A member of the AAP said Vishwas, had stopped campaigning in the state because of 'lack of support' from the leadership.
New Delhi: After being denied a seat in Parliament, senior AAP leader Kumar Vishwas finds that he is being increasingly isolated in the party, with its top brass turning a deaf ear to his plans for an electoral campaign in Rajasthan.
A member of the Aam Aadmi Party said Vishwas, party in-charge for Rajasthan, had stopped campaigning in the state because of "lack of support" from the leadership.
There had been no response from the party leadership to Vishwas's demand that a bank account be opened to deposit donation money for the polls and for MLAs to campaign in the state, he said.
"Why will people trust Kumar bhai if the central leadership doesn't support him," the member asked.
The incidents reflect the growing isolation of the leader, who is a part of the all-powerful Political Affairs Committee of the party and an AAP spokesperson, but largely out of the decision-making process.
AAP had put him in charge in 2017 of the state which goes to the polls later in 2018.
The camp led by Delhi chief minister Arvind Kejriwal no longer trusts Vishwas, said a leader close to the AAP chief, alleging that the rebel leader had sought to engineer a "coup" in the outfit.
"He has indulged in acts which can only be dubbed anti-party. He had got far more leeway because of being a senior founder member. But it may not be the case any more," the leader added.
The poet-politician had a close bond of friendship once with Kejriwal and deputy chief minister Manish Sisodia.
If Kejriwal took on Modi from Varanasi, Vishwas contested against Congress president Rahul Gandhi from Amethi. Such was the weight of Vishwas in the party that he even tried to broker peace with founder members Yogendra Yadav and Prashant Bhushan after they questioned the AAP chief's style of working.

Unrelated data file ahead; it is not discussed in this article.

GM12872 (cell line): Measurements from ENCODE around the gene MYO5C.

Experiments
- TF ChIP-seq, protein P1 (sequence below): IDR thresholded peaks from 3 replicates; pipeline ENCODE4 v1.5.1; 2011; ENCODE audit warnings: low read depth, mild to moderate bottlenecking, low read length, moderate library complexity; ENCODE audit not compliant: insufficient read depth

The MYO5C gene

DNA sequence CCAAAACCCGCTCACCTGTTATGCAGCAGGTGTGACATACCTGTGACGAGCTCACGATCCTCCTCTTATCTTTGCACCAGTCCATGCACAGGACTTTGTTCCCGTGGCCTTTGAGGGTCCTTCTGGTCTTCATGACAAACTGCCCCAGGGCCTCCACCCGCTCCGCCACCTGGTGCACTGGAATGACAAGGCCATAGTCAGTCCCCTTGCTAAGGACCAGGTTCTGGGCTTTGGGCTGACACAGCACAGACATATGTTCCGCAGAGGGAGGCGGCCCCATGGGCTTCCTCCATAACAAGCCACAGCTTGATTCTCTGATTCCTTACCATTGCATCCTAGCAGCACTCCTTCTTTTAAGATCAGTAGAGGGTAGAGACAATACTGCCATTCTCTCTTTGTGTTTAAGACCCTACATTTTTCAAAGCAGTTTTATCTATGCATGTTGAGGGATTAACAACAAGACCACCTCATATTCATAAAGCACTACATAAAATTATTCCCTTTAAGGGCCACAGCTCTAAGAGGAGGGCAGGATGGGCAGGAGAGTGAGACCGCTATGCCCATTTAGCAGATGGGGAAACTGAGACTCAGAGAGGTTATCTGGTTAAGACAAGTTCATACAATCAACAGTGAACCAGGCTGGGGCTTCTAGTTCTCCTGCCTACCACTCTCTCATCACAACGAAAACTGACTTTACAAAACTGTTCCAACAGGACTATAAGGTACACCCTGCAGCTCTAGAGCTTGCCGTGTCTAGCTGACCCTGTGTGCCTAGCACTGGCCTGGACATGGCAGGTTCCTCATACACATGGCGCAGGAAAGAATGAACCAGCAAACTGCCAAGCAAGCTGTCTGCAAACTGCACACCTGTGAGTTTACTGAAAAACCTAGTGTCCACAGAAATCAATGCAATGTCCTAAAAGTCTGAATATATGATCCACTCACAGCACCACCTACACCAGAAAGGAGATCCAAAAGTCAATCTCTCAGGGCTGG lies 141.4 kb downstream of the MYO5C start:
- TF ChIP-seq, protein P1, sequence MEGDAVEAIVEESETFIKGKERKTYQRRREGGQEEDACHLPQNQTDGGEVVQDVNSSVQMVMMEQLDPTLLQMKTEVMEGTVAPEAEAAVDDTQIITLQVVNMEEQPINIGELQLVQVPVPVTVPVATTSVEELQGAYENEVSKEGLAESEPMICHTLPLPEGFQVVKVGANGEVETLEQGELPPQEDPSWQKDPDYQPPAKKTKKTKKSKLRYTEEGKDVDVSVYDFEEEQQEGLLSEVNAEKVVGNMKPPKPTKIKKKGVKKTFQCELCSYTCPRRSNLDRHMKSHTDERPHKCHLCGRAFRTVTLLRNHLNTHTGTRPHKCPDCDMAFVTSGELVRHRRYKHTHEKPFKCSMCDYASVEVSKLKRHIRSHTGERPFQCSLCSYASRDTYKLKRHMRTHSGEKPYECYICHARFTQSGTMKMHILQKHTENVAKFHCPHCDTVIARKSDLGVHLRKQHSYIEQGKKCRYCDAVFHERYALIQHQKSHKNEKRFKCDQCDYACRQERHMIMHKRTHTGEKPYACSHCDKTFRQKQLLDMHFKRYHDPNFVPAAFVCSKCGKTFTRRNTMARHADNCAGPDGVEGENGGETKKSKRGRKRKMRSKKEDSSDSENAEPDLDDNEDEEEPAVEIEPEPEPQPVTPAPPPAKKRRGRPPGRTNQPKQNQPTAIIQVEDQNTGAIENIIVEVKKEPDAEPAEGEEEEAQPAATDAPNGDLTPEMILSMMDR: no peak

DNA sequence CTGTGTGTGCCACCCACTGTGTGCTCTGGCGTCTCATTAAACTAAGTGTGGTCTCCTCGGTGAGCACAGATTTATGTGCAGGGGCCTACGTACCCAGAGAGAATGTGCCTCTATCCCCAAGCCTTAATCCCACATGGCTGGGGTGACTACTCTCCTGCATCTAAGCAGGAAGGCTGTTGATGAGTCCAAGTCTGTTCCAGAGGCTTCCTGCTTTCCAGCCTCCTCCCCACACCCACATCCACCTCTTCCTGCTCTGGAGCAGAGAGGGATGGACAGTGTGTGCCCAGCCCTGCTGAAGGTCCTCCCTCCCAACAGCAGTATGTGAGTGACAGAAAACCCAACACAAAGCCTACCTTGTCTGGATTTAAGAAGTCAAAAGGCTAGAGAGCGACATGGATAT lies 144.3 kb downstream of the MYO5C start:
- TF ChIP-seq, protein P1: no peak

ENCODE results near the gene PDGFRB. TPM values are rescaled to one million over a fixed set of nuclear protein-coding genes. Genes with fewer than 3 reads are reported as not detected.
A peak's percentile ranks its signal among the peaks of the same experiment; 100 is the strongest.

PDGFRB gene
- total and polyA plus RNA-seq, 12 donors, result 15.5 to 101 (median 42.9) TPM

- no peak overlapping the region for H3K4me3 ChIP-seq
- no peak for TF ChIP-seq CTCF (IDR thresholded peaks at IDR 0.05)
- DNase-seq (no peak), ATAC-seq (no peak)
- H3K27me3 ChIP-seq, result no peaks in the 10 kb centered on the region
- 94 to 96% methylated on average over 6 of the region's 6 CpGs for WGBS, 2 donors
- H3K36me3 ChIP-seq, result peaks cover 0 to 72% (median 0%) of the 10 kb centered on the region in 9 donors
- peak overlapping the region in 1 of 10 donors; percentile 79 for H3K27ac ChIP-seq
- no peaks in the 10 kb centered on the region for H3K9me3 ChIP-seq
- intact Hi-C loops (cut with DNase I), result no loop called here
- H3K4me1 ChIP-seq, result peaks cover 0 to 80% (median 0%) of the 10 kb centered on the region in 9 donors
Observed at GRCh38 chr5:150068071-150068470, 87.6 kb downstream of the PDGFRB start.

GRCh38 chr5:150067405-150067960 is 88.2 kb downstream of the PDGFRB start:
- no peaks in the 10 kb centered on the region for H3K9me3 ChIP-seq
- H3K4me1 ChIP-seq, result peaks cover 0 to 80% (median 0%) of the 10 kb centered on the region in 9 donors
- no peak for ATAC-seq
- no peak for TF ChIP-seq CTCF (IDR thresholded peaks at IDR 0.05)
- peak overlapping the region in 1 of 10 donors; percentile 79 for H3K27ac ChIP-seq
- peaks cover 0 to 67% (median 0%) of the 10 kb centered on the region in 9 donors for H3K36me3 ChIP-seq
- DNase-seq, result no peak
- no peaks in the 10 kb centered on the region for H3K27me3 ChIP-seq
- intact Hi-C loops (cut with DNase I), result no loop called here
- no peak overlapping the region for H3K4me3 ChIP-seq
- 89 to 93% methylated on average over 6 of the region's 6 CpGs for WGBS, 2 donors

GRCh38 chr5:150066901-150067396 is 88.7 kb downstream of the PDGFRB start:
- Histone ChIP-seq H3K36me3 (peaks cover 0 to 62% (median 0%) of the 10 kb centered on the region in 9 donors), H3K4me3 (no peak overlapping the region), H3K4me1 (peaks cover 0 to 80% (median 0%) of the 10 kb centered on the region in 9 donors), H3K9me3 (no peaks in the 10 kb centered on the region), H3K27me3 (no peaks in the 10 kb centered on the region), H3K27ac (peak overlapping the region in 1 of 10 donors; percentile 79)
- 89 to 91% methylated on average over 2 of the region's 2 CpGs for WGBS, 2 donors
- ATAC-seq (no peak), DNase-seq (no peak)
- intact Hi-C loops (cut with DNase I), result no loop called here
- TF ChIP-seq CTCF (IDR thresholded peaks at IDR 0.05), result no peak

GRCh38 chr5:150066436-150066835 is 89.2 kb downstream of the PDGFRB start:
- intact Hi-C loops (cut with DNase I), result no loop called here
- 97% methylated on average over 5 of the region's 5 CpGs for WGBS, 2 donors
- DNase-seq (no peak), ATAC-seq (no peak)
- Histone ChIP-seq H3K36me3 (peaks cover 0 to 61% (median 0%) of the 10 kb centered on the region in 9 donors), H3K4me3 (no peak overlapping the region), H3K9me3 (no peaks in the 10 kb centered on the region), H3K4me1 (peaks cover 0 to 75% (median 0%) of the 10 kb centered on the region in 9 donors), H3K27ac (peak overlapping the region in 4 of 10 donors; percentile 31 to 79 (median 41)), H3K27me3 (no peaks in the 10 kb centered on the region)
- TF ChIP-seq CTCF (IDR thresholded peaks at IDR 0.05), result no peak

But that relations between Kejriwal and Vishwas were no longer warm became apparent in 2017 when Vishwas was kept away from campaigning in Punjab.
There were indirect attacks on each other. But what riled the top brass was the scathing criticism by Vishwas of the AAP leadership over the party's poor performance in Punjab.
The cold war intensified after Vishwas, in a video, attacked the AAP government in Delhi over corruption ahead of the MCD polls in 2017. The party was trounced in the elections, which made matters worse.
Vishwas had almost quit the party after Okhla MLA Amanatullah Khan called him a BJP-RSS agent but was persuaded to stay back after Khan was suspended from the party.
However, the theory that Vishwas had attempted a "coup" for a leadership change widened the crevices of mistrust to such an extent that a patch-up seemed next to impossible, said the AAP leader close to Kejriwal.
The party also did not consider Vishwas, known for his oratorical skills, for a Rajya Sabha seat.
But AAP watchers are keeping an eye on Vishwas to see what his next move would be.
Sources close to Vishwas said he would not quit the party but wait for the leadership to take action against him.
At a function to mark AAP's fifth anniversary late in 2017, Vishwas had taken a jibe at his detractors and likened himself to Abhimanyu, the warrior son of Arjun in the Mahabharat, saying that he would be victorious even in death.
Sources close to Kejriwal have ruled out any action in the near future that will make Vishwas a "martyr". It also wants to avoid any 'bloodshed' before state polls and the Lok Sabha elections.
Both sides are waiting to see who will blink first.